[So, I wrote this post a few weeks back and promptly forgot about it. Yikes! Since Mercenary Amelia is on vacation and I’m currently immersed in techsoup.org, this seems an appropriate time as any.]
Mercenary Amelia and I caught a movie the other day–Hot Fuzz–at the local theater.
It was both hilarious and explosive. See?
Not only that, but the film is really well done, surprisingly subtle, and thought provoking.
Here’s the rundown–a straight laced London cop is reassigned to a sleepy community because he’s making all the other officers look bad.
The town is notoriously peaceful, bucolic and historic, but there’s something sinister just beneath the surface. All of a sudden, members of the community start suffering from fatal and improbable “accidents.”
Without spoiling too much, I can tell you that one community member, whose home doesn’t match the community’s historic fabric, meets a brutal demise.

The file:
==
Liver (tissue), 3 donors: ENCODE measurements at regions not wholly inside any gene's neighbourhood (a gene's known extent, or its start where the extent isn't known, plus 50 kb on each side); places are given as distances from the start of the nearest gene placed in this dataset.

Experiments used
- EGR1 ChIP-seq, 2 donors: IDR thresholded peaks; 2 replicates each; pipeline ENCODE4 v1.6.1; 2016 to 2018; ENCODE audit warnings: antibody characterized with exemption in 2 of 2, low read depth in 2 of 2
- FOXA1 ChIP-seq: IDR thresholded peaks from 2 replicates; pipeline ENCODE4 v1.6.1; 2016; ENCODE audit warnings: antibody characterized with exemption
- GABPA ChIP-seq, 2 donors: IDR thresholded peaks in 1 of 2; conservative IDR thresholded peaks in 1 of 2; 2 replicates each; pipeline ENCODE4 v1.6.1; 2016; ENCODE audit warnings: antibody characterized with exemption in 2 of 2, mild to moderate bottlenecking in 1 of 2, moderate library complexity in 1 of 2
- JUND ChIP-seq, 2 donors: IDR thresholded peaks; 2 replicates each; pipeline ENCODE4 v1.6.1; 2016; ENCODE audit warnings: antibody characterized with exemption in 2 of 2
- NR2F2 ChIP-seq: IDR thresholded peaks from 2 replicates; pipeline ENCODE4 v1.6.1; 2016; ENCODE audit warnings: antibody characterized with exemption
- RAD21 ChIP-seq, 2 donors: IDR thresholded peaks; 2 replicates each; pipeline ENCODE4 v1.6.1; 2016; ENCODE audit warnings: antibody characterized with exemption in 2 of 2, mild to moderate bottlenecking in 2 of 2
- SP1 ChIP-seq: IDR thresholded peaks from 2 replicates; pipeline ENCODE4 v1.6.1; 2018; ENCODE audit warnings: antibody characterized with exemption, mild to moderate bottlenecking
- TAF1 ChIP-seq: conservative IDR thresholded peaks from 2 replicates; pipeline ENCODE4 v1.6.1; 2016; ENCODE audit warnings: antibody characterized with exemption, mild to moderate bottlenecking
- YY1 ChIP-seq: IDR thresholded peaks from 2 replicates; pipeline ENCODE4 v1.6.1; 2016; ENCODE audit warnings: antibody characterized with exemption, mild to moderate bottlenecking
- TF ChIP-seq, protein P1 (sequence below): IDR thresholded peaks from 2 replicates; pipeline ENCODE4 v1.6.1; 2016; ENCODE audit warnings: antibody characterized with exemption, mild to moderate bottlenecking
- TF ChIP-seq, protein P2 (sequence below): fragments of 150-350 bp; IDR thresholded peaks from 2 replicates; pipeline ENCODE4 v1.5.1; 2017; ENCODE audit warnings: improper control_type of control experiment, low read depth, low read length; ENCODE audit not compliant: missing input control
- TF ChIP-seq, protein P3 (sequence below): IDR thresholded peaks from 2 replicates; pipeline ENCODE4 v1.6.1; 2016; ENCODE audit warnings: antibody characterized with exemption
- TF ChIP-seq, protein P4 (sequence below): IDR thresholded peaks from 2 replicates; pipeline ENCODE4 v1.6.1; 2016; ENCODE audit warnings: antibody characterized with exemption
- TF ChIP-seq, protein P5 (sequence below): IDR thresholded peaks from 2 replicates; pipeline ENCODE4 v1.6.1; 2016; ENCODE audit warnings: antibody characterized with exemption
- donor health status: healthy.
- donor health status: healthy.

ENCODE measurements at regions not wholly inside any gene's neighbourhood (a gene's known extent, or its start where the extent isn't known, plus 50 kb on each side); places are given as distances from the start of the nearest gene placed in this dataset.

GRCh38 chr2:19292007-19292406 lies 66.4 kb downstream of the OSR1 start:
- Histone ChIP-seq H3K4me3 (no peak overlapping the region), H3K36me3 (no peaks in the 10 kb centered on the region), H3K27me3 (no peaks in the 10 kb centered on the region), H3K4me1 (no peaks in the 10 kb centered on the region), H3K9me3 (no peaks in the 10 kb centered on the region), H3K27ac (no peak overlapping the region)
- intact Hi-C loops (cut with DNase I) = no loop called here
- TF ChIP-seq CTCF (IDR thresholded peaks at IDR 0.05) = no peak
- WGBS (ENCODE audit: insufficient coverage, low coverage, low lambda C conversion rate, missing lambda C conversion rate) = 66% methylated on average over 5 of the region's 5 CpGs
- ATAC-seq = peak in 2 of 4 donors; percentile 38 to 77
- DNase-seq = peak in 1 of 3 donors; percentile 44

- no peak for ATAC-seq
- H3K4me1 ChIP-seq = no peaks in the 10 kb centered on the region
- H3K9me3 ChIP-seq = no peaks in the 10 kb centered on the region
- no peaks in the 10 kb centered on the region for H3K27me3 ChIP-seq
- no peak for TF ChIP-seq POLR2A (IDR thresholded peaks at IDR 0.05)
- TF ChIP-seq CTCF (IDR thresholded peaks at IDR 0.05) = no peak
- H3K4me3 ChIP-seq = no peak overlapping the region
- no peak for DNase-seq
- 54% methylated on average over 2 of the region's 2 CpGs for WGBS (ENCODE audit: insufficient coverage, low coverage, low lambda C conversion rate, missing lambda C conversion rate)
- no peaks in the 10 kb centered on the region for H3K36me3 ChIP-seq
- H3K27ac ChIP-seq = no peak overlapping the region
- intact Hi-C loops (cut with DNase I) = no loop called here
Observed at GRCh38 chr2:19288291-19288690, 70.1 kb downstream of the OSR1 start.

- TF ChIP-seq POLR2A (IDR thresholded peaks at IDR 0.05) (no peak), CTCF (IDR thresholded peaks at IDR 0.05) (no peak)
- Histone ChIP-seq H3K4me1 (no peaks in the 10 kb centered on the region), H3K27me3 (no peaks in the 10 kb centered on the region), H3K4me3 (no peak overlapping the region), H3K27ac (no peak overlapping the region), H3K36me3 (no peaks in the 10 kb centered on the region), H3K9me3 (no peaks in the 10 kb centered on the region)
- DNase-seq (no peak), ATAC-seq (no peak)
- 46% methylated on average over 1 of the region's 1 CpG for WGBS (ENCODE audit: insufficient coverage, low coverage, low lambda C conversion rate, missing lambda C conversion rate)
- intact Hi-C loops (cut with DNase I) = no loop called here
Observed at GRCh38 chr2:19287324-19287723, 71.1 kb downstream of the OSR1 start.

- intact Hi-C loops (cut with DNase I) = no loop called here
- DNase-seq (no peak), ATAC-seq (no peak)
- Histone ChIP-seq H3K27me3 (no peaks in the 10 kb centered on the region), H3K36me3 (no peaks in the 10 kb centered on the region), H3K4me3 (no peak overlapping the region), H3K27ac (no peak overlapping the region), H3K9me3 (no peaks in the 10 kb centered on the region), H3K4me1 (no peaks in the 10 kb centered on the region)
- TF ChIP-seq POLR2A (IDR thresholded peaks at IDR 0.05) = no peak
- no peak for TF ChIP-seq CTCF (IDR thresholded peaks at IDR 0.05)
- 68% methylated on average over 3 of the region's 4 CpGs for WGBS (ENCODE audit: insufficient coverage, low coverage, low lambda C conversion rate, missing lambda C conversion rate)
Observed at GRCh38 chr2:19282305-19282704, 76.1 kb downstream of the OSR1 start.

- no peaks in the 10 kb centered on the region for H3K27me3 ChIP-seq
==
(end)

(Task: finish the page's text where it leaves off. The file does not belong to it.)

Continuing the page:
Hot Fuzz is a lot funnier now that I’ve attended my fair share of community meetings dealing with development and preservation. And the film really got me thinking about what is and isn’t historic preservation.
Take the Wren’s Nest–it’s a McMansion Original Gangsta. See the before:
And the after:
Worth preserving? Of course! It’s a significant structure, one of only two of its kind remaining in Atlanta, and the home of one of the more significant authors of the 19th century. Plus, it was originally built by George Muse when he was 16. Muse, for those of you native Atlantans, went on to found Muse’s, a men’s clothing store downtown, now lofts.
Okay, now how about something like the Plaza Theater itself:
Worth preserving? Totally! It was built in 1939, maintains a sleek art-deco character, and that sign! Wow. It’s the only one of its kind in this town, and has some neat sordid history.
But just because something is old, does that make it worthy of preservation?
What about, say, for those of you in Atlanta, Emory Village in Historic Druid Hills? Or Buckhead’s East Village?
Or the rundown shack next to your house that’s about to be bulldozed to make way for a new three-story “craftsman bungalow”?
What about the Plaza in the 70s, when it was an adult theater and probably pretty decrepit-looking?